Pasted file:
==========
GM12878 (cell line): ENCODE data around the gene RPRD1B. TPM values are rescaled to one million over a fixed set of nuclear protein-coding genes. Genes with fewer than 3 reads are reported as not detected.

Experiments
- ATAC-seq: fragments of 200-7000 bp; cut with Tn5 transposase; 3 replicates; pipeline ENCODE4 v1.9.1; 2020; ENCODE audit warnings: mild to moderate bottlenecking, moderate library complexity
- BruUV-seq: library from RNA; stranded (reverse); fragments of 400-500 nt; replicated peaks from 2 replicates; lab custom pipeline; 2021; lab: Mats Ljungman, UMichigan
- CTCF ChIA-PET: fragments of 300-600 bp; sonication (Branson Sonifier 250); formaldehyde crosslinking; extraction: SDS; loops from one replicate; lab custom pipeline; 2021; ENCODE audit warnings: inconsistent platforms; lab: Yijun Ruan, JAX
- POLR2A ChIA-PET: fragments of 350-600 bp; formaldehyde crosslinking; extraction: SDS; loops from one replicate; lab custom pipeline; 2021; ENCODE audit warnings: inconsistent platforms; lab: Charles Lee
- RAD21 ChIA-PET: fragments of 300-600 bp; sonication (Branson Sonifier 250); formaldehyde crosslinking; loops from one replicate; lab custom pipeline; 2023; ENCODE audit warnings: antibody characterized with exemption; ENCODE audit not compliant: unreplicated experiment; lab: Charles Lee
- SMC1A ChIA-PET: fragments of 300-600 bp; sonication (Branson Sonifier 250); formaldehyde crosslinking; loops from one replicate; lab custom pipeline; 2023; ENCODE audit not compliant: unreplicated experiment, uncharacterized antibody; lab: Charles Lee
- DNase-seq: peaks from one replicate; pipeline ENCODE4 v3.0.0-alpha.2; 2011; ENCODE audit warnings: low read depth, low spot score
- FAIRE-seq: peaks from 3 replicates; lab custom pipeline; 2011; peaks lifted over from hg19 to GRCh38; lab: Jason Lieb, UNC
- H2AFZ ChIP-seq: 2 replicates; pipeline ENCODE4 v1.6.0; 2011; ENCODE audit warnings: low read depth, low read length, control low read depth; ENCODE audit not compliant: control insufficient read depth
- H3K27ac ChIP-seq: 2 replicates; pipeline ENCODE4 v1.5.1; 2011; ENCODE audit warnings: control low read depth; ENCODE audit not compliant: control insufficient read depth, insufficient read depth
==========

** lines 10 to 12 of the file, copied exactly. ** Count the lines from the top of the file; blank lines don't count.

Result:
- FAIRE-seq: peaks from 3 replicates; lab custom pipeline; 2011; peaks lifted over from hg19 to GRCh38; lab: Jason Lieb, UNC
- H2AFZ ChIP-seq: 2 replicates; pipeline ENCODE4 v1.6.0; 2011; ENCODE audit warnings: low read depth, low read length, control low read depth; ENCODE audit not compliant: control insufficient read depth
- H3K27ac ChIP-seq: 2 replicates; pipeline ENCODE4 v1.5.1; 2011; ENCODE audit warnings: control low read depth; ENCODE audit not compliant: control insufficient read depth, insufficient read depth